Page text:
A DRIVING FORCE

Colombia 2016 | INFRASTRUCTURE & CONSTRUCTION | INTERVIEW

TBY talks to José Joaquín Ortiz García, CEO of JOYCO, on the company's strategy, factors of success, and the impact of the government's efforts on the 4G project.

José Joaquín Ortiz García
BIOGRAPHY
José Joaquín Ortiz García graduated as a Civil Engineer from Universidad Javeriana and obtained a Master’s in Environmental Engineering from Universidad de Los Andes. He moved to England in 1996 to pursue an Master’s in International Highway Engineering and went on to obtain his PhD from the University of Birmingham in 2000. He joined ATKINS, a major British engineering consultancy in 2001, where he advised a number of highway authorities on strategic planning of highway maintenance in the UK and abroad before returning to Bogotá in 2007 to lead JOYCO. He managed the transition of JOYCO as a family company to its second generation and is now its general manager.

What is your strategy regarding planning and design?

We are driven to have projects finished on time, according to the budget and to the quality required by the client; this is our main purpose. The founder of the company, my father, used to say, “Colombia is about to be built," and today the country is still under construction. We, therefore, modified it to our vision, which is one of transformation, progress, and wellbeing through infrastructure. This means that we truly want to be a key player in the transformation of Colombia through the provision of quality infrastructure. We do so with the clear understanding that most of the resources that we manage are public resources, and we, therefore, have to ensure that those resources are well invested to make Colombia a better place; this is what drives us. We have a number of testing laboratories around the country in addition to our central lab in Bogotá, which is operated as a center of excellence from which quality standards are transferred to the satellite labs. Planning and design are key steps to ensure that projects are well structured before they are put forward to the market. Our experience in delivering projects positions us on a good platform to provide planning and design services.

What factors have driven the company's success?

The main factor is the track record of the company; we have successfully delivered more than 150 projects in Colombia, ranging from road design contracts to the supervision of multi-year concession contracts. This experience is instrumental in the preparation of tenders for our public sector clients. Another important factor is the financial health of the company; we strive to maintain strong balance sheets and financial indicators that keep us ahead of similar companies. Our partners provide project experience as well as operational and financial capabilities that, when combined with our own, results in successful tenders for large contracts. Finally, we have strengthened our bid team, which invariably produces impeccable offers. All of these factors have lead to an attractive client portfolio that includes INVIAS, ANI, IDU, the Ministry of Transport, Fondo de Adaptación, and the Ministry of Information Technologies and Communications, all of whom are modernizing the infrastructure and transportation services in Colombia. Traditionally, we have focused on providing services to public sector clients, but nowadays we have expanded our portfolio to cover 4G concessionaires, particularly in our role as Lenders Technical Advisors, a key role providing lenders with confidence in the execution of these megaprojects.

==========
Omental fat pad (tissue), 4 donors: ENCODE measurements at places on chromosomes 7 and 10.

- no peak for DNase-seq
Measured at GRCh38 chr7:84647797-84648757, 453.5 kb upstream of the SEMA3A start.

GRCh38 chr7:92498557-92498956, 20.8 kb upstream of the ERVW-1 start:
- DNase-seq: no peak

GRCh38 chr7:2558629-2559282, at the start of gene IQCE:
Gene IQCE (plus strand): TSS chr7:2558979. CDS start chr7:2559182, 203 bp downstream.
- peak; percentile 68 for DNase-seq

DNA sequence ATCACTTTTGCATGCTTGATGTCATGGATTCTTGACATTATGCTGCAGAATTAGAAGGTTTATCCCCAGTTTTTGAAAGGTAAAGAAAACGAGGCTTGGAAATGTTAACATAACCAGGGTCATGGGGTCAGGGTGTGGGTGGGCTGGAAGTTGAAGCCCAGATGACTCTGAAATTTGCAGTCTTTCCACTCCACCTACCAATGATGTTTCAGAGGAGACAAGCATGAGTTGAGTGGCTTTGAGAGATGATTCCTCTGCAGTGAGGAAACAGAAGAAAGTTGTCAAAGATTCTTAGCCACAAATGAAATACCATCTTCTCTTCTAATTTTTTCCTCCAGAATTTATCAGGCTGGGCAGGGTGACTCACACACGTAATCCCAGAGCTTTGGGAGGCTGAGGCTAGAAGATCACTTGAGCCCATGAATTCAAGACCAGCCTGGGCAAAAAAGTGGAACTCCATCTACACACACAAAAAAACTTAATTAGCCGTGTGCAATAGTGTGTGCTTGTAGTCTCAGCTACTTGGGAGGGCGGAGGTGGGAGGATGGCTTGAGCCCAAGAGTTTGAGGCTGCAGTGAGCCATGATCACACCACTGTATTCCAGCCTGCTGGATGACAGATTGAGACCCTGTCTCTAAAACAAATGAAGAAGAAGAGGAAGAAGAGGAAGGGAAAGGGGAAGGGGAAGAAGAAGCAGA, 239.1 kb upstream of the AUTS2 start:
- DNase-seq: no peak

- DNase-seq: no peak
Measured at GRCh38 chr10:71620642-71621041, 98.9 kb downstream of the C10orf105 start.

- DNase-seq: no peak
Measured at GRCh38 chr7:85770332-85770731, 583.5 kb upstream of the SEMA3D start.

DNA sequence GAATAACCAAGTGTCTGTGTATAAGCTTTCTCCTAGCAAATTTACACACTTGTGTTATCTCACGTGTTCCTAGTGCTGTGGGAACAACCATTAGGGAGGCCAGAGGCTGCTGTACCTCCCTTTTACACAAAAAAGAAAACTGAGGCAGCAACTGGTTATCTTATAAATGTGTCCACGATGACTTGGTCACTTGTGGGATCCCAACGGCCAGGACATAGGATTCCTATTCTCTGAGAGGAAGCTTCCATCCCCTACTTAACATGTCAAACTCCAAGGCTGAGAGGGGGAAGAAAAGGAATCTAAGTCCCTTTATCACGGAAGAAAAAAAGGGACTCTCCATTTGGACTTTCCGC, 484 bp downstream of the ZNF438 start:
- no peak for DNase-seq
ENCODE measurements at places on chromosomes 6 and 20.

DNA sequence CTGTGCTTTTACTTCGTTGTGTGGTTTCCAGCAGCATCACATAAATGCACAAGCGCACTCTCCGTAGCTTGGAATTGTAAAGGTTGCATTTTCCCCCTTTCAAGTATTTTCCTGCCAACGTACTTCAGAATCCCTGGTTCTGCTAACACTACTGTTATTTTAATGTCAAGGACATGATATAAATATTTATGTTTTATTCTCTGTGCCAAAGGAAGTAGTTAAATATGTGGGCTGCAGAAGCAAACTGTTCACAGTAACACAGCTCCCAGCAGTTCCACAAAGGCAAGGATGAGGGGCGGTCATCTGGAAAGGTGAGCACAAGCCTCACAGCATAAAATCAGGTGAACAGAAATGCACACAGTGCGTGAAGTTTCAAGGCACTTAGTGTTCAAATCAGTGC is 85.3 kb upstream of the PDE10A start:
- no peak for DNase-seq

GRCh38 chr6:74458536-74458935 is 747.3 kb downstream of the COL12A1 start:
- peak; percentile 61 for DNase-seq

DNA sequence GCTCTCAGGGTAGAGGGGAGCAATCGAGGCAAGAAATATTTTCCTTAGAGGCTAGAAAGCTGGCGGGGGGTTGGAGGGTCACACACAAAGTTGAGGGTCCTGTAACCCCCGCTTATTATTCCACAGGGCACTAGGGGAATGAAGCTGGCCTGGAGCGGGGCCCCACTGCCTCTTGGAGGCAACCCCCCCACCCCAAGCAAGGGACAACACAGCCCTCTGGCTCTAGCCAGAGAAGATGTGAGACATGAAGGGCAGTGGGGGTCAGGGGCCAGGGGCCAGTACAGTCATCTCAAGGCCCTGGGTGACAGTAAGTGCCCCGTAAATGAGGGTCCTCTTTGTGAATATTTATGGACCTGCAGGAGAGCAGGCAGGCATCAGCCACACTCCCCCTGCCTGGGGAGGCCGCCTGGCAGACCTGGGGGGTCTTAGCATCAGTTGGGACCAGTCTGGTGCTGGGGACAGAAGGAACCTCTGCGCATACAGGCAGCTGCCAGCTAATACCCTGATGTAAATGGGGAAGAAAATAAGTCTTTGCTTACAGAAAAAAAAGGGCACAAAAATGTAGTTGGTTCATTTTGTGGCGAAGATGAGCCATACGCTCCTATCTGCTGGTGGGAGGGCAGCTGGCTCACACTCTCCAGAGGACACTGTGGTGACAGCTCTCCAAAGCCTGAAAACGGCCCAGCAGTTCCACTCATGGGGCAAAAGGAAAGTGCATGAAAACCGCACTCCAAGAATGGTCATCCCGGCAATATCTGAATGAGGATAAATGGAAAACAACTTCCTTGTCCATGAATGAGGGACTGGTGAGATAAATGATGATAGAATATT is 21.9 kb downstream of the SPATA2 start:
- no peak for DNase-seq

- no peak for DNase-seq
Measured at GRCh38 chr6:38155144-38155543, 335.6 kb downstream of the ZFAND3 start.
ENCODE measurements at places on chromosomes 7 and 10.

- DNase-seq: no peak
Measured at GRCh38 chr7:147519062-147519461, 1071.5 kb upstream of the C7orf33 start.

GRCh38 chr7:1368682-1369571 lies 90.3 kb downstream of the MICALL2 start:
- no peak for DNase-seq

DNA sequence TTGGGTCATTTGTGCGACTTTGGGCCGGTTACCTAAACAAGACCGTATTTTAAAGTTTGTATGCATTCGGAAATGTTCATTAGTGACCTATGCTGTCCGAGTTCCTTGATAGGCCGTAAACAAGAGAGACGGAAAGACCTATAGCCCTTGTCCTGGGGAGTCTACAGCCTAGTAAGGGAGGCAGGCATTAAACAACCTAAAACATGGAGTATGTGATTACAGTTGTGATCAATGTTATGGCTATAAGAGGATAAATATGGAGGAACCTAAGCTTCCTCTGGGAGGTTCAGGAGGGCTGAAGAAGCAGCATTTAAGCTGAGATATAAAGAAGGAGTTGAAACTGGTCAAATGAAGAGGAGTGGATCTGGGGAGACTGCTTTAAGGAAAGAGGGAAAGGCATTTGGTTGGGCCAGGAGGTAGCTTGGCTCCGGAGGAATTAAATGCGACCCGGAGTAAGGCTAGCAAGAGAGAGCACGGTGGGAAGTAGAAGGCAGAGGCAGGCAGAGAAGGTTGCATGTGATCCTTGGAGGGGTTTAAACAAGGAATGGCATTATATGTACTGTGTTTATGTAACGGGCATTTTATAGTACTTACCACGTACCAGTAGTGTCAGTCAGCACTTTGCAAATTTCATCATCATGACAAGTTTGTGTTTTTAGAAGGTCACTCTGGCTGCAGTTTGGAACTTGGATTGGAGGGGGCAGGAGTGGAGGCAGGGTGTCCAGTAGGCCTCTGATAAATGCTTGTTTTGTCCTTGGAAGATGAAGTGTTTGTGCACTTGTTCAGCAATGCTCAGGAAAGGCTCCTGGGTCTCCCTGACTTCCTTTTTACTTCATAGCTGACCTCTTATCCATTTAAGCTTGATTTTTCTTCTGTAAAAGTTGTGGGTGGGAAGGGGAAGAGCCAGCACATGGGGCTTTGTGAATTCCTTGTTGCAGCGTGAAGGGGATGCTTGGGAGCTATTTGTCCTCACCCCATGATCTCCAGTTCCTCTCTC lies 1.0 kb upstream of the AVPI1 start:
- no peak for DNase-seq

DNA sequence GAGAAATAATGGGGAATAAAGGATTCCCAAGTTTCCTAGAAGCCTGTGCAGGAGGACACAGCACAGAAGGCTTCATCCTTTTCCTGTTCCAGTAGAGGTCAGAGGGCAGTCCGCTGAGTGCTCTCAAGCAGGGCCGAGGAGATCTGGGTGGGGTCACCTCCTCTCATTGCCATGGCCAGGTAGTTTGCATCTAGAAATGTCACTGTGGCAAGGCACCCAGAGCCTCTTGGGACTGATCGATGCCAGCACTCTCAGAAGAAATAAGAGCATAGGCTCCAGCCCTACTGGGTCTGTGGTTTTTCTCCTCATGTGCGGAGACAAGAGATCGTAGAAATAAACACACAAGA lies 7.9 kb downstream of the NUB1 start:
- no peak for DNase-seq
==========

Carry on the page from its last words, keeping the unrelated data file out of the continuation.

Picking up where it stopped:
How do you assess the efforts that the government is making to develop the 4G roads?

I welcome the initiative and the effort that the government is making to push forward the development of road infrastructure in Colombia. The many offers that were received by ANI for the 4G program demonstrates that there is interest in the market, and it is encouraging to see large international contractors and concessionaires associated with traditional local construction firms, as this should bring expertise and state-of-the-art construction techniques. I expect to see positive transfer of knowledge as a result. On the other hand, the 30-50 offers received by ANI for the Interventoría contracts was excessive, indicating that the tender requirements were low. This raises doubts regarding the quality of the service that ANI will receive from some of the winners, who in some cases do not have a track record of delivering projects of this magnitude. The level of planning and design at which the tender documents were issued is better than what we have seen in the past; however, there is still room for improvement. The provision of infrastructure through concession contracts will ensure that the road network is maintained for the duration of the contracts, providing the required level of service that is otherwise difficult to achieve.